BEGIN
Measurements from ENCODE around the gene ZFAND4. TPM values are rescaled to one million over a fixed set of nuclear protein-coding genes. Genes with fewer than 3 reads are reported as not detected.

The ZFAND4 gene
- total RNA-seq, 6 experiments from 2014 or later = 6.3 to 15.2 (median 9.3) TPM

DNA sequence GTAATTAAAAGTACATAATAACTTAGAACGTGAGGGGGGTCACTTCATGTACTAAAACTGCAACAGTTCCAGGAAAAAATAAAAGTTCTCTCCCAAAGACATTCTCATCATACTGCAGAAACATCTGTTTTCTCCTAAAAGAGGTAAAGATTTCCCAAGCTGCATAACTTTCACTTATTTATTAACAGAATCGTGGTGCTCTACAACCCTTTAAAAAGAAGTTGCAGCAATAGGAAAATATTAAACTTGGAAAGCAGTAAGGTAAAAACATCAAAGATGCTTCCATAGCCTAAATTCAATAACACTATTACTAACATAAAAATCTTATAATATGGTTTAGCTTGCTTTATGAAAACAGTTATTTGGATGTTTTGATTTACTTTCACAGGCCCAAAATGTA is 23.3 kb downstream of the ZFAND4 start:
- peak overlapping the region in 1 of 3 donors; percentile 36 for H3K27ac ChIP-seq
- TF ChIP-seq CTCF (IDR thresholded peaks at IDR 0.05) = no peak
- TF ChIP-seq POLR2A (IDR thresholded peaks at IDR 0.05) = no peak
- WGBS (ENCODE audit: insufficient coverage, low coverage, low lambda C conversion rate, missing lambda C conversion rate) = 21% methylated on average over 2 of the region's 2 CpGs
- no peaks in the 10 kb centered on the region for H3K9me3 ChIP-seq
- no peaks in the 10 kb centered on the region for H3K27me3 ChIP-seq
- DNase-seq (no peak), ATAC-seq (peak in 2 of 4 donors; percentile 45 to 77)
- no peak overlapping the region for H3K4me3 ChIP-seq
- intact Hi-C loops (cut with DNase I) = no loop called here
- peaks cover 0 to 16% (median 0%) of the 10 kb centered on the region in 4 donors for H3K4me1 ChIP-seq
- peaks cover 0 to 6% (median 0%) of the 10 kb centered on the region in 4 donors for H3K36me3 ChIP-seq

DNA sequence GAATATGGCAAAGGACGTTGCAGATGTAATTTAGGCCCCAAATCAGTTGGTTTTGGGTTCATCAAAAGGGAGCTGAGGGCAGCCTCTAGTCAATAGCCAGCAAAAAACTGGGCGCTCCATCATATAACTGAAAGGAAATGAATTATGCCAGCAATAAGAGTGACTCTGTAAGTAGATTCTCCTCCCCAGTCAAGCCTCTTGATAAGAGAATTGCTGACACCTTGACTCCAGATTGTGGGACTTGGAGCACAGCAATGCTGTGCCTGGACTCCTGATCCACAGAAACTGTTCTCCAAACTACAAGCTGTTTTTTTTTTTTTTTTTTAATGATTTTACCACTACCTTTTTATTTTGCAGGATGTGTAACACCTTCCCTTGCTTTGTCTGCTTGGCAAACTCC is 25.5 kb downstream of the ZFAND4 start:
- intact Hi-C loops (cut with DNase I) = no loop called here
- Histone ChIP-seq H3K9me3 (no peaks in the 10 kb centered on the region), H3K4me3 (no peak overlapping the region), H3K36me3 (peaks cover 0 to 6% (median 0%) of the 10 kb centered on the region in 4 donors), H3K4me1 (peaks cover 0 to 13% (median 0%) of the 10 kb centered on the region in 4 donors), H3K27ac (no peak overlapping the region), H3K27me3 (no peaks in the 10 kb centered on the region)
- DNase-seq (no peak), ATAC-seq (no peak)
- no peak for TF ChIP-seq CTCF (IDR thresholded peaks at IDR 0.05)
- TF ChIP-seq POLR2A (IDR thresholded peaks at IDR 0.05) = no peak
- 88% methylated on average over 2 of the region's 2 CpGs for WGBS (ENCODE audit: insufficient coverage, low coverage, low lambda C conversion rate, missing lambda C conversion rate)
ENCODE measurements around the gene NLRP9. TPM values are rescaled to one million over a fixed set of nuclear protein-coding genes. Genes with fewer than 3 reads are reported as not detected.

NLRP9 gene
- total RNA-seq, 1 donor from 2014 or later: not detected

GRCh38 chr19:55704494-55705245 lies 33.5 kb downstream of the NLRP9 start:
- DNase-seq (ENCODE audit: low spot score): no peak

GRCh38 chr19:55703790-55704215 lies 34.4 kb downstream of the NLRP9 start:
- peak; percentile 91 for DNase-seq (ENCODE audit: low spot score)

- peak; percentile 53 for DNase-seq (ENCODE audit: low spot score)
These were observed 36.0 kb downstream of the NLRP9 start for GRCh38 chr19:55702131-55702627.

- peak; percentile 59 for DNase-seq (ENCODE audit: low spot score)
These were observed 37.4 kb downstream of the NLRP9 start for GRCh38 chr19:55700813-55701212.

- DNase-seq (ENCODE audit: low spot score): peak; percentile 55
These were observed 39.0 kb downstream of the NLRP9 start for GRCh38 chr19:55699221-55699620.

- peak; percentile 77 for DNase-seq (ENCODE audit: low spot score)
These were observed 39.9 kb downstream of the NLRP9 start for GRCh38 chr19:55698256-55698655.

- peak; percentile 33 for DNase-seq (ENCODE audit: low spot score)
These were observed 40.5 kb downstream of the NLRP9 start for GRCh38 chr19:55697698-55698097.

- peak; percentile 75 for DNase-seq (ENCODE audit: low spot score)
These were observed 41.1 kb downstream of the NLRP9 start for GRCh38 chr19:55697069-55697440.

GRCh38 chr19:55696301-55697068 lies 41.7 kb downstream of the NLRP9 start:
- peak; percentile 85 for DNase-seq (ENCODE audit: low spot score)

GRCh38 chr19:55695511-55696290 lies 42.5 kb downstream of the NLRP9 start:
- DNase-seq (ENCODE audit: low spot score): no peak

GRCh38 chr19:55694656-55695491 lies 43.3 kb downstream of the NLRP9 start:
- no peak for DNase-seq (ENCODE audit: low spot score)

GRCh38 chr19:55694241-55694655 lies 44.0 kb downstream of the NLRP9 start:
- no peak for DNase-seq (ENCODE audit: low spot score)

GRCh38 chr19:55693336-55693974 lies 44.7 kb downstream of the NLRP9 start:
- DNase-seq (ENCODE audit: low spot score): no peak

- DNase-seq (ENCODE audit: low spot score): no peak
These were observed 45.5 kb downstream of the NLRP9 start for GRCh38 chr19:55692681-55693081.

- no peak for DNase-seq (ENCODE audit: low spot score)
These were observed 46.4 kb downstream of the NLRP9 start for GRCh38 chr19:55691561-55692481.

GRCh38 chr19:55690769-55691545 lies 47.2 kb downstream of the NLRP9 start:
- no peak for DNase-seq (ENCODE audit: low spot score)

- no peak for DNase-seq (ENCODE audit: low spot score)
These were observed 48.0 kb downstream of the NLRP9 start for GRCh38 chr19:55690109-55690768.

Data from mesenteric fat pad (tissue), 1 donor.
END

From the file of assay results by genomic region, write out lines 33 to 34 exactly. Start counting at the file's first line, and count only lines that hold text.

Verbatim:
These were observed 37.4 kb downstream of the NLRP9 start for GRCh38 chr19:55700813-55701212.

- DNase-seq (ENCODE audit: low spot score): peak; percentile 55